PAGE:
In general, in some aspects, the invention features a razor including a safety razor blade unit that includes a guard, a cap, and at least two blades with parallel sharpened edges located between the guard and cap. A first blade defining a blade edge is positioned nearer the guard and a second blade defining a blade edge is positioned nearer the cap.
In one such aspect, the first blade has a cutter force greater than the cutter force of the second blade.
In another such aspect, the second blade is coated with a greater amount of a polymer composition than the first blade.
In a further aspect, the first and second blades comprise a polymer coating and the polymer coating on the first blade is less lubricious than the polymer coating on the second blade.
Some implementations include one or more of the following features. The first blade may have a cutter force at least about 0.1 lbs. greater, e.g., at least about 0.2 lbs greater, than the cutter force of the second blade. For example, the first blade may have a cutter force from about 0.1 lbs. to about 1.0 lbs. greater, preferably about 0.1 to 0.5 lbs greater, than the second blade. The cutter force of the first blade may be between about 1.2 lbs and 1.5 lbs. The blades may be coated with a polymer composition, e.g., a polyfluorocarbon such as polytetrafluoroethylene. The second blade may be coated with a greater amount of polymer composition than the first blade. The first blade and the second blade may be coated with different polymer compositions. For example, the polymer composition coating the first blade may be less lubricious than the polymer composition coating the second blade. In some cases, the first blade may be substantially free of polymer coating.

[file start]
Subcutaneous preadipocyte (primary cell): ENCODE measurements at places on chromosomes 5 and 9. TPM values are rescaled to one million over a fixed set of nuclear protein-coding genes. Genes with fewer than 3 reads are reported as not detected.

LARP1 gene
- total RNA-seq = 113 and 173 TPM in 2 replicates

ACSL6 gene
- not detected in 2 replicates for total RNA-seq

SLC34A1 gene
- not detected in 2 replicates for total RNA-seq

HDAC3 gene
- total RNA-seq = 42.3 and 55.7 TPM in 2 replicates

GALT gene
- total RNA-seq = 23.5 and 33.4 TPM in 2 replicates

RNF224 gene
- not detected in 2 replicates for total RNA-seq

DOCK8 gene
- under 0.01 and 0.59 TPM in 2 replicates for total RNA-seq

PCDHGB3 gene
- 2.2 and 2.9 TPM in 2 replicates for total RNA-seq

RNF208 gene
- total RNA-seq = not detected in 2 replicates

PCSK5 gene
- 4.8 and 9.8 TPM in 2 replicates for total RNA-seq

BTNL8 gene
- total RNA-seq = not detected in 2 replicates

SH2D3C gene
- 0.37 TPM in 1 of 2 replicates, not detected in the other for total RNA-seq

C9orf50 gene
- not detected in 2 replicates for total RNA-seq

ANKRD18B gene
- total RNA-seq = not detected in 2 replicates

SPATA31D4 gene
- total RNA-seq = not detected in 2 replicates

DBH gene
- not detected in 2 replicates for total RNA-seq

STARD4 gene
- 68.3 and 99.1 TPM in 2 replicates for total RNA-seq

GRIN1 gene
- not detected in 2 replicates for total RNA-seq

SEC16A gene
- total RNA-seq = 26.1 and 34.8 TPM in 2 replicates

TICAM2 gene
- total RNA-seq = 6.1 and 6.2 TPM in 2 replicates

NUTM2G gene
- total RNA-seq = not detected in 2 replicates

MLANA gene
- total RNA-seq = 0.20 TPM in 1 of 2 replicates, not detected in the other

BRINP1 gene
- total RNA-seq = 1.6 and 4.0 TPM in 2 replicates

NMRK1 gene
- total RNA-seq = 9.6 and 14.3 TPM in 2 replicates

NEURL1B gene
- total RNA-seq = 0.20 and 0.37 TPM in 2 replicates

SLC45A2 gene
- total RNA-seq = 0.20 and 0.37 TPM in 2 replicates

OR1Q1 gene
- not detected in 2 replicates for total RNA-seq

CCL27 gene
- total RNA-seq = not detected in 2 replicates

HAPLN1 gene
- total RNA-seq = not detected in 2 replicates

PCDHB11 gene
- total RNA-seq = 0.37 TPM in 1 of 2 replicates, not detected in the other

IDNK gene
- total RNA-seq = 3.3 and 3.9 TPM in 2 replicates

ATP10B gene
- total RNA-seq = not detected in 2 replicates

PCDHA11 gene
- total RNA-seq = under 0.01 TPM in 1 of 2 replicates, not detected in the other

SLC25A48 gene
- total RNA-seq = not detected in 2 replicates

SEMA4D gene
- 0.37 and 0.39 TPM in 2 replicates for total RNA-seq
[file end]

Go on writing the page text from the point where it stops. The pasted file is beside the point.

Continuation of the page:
The invention also features methods of treating a razor blade.
For example, the invention features a method including disposing a polymer coating on a razor blade, and exposing the coated razor blade to plasma, laser, or electric current, thereby modifying at least a portion of the polymer coating.
The invention also features methods of making razors that include a safety razor blade unit comprising a guard, a cap, and at least two blades having parallel sharpened edges located between the guard and cap, a first blade defining a blade edge nearer the guard and a second blade defining a blade edge nearer the cap. One such method includes treating the first or second blade to provide the second blade with a lower cutter force than the first blade.
The invention further features methods of shaving. One such method includes (a) providing a safety razor blade unit comprising a guard, a cap, and at least two blades with parallel sharpened edges located between the guard and cap, a first blade defining a blade edge nearer the guard and a second blade defining a blade edge nearer the cap, in which the first blade has a cutter force greater than the cutter force of the second blade and/or the second blade is coated with a greater amount of a polymer composition than the first blade; and (b) contacting a skin surface with the safety razor blade unit.
In other aspects, the invention features razors including the blade units described herein.
In some instances, the razors described herein provide a shave having improved closeness relative to a control razor, e.g., a similar razor in which all of the blades have substantially the same frictional resistance. In some instances, the razors described herein provide greater shaving efficiency relative to the control razor, increasing the number of hairs cut per unit stroke.